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Diarrhoea : why children are still dying and what can be done

2009

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This website focuses on a package of proven prevention and treatment measures for diarrhoea. It is divided into sections which include: the global burden of diarrhoea, the basics of diarrhoeal diseases; where we stand today in preventing and treating childhood diarrhoea; and a seven-point plan for comprehensive diarrhoeal control. The website is a version of the UNICEF/WHO report 'Diarrhoea: why children are still dying and what can be done'. It would be useful to the general public, health workers, government, NGOs, United Nations organisations, policy makers and private sector workers

Diarrhoea : why children are still dying and what can be done

WHITE JOHANSSON, Emily
WARD, Tessa
et al
2009

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"The objective of this WHO/UNICEF report is to focus attention on the prevention and management of diarrhoeal diseases as central to improving child survival. It examines the latest available information on the burden and distribution of childhood diarrhoea. It also analyses how well countries are doing in making available key interventions proven to reduce its toll. Most importantly, it lays out a new strategy for diarrhoea control, one that is based on interventions drawn from different sectors that have demonstrated potential to save children’s lives. It sets out a 7-point plan that includes a treatment package to reduce childhood diarrhoea deaths, as well as a prevention package to make a lasting reduction in the diarrhoea burden in the medium to long term"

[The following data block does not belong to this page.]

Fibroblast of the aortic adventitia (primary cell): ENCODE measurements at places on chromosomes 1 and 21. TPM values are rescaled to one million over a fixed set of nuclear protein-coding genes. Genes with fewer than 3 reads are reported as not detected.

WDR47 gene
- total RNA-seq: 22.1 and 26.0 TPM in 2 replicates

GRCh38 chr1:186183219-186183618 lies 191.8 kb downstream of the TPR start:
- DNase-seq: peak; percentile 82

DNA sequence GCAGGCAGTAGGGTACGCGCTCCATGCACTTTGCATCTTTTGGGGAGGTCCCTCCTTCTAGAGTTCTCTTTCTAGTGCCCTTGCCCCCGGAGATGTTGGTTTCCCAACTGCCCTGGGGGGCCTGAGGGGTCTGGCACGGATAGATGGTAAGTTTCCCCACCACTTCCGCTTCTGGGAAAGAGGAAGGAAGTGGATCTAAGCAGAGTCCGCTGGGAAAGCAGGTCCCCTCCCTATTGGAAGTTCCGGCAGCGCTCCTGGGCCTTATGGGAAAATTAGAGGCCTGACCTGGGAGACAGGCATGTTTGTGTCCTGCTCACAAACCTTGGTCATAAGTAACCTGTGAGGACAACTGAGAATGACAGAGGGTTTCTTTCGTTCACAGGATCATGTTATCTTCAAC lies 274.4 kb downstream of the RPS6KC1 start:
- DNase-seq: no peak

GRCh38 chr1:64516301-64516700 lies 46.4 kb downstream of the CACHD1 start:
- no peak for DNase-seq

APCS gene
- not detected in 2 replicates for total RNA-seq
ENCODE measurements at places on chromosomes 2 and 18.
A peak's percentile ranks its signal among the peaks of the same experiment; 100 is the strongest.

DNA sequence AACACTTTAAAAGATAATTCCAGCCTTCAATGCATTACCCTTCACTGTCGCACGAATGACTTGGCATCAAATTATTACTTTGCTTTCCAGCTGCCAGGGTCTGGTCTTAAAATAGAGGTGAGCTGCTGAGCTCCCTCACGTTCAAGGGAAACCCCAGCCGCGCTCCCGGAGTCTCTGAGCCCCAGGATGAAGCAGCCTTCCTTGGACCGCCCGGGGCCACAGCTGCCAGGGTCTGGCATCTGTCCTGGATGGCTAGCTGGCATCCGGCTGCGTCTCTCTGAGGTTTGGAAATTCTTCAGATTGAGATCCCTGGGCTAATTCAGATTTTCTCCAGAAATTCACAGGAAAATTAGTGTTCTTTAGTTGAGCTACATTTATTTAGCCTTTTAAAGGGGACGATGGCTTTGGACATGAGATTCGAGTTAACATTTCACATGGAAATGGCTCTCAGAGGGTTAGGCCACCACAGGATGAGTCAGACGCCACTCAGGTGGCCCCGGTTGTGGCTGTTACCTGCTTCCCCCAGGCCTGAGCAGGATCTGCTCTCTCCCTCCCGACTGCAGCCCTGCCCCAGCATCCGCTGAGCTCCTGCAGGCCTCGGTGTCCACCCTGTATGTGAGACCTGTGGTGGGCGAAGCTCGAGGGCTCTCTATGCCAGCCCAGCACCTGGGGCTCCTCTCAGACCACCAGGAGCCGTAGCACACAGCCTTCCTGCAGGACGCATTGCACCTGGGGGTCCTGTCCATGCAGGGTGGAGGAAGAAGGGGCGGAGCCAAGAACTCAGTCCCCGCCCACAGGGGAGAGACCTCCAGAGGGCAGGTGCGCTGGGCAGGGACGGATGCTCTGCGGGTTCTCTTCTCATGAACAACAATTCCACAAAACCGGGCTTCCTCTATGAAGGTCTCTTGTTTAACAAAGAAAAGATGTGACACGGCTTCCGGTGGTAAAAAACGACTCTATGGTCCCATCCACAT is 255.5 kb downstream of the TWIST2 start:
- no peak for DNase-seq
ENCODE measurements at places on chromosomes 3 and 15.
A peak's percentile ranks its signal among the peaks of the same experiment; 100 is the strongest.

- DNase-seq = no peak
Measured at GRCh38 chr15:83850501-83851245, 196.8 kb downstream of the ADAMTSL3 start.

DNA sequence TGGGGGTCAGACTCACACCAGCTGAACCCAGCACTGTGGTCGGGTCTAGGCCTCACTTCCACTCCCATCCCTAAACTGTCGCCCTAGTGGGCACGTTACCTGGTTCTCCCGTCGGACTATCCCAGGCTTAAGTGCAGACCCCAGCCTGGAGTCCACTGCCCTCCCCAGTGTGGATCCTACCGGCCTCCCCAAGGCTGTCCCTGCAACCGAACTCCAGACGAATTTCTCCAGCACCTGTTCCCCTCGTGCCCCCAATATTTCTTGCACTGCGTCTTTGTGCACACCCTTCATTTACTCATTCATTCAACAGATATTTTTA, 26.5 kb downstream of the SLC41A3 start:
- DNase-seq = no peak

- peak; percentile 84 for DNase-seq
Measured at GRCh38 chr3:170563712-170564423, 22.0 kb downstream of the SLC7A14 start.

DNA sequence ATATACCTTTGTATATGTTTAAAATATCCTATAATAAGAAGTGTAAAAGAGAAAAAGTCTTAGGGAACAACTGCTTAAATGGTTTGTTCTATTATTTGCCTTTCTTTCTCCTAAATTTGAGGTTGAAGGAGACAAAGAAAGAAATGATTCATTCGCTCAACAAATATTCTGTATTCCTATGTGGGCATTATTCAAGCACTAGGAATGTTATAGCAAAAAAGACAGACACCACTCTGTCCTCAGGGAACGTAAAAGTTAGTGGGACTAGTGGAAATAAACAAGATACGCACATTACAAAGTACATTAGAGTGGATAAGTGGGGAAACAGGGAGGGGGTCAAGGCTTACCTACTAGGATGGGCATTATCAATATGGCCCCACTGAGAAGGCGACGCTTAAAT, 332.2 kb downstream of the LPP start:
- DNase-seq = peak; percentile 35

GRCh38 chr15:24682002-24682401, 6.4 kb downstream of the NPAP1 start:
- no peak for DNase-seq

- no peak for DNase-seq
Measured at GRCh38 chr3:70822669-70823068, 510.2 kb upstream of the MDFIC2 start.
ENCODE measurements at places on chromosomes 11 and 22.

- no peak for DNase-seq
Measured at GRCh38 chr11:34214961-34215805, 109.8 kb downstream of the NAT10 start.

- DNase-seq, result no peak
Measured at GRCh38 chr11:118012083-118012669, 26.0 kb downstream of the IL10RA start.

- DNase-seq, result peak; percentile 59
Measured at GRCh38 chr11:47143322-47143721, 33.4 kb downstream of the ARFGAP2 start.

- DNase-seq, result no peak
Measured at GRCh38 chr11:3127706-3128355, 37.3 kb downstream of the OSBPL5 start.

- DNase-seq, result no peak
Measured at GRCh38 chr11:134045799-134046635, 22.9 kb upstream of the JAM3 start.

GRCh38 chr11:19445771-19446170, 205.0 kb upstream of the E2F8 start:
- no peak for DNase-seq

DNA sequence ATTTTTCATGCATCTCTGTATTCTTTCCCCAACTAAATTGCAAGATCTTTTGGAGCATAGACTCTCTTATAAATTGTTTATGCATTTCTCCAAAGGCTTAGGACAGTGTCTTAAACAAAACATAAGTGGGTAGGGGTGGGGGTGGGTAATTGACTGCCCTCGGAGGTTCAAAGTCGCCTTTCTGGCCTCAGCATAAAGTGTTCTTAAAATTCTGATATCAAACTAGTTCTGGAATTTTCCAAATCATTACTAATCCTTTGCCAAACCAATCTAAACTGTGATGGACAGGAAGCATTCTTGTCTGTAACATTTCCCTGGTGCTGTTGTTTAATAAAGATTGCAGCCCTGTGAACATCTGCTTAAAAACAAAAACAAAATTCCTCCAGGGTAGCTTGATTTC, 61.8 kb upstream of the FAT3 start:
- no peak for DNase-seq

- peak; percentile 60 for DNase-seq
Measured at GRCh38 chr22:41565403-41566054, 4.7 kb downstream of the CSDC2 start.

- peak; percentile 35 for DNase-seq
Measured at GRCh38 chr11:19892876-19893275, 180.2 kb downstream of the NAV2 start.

Benchmark surveys on childhood immunization in Thailand, Nepal, Zimbabwe and Tanzania

PRINCETON SURVEY RESEARCH ASSOCIATES (PSRA)
1999

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Far fewer children than in the past are threatened by polio, diphtheria and measles thanks to the administration of basic vaccines through national immunization programmes. Nonetheless, a new generation of vaccines targeting other illnesses has not been as widely embraced. To begin to address this problem, surveys were undertaken of health care professionals, primarily pediatricians and general practitioners, and non-health care professionals, including health policy planners in the ministries of health and finance, officers at NGOs dealing with health issues, journalists who cover health care, academics and religious leaders, in Africa and Asia. This research was undertaken in order to develop a basic model of the decision making process that health professionals employ when considering whether to add vaccines to their national immunization programmes. This paper documents the findings of this exercise, and probes health workers' attitudes toward new vaccines in general, and toward the vaccines for Hib and rotavirus specifically

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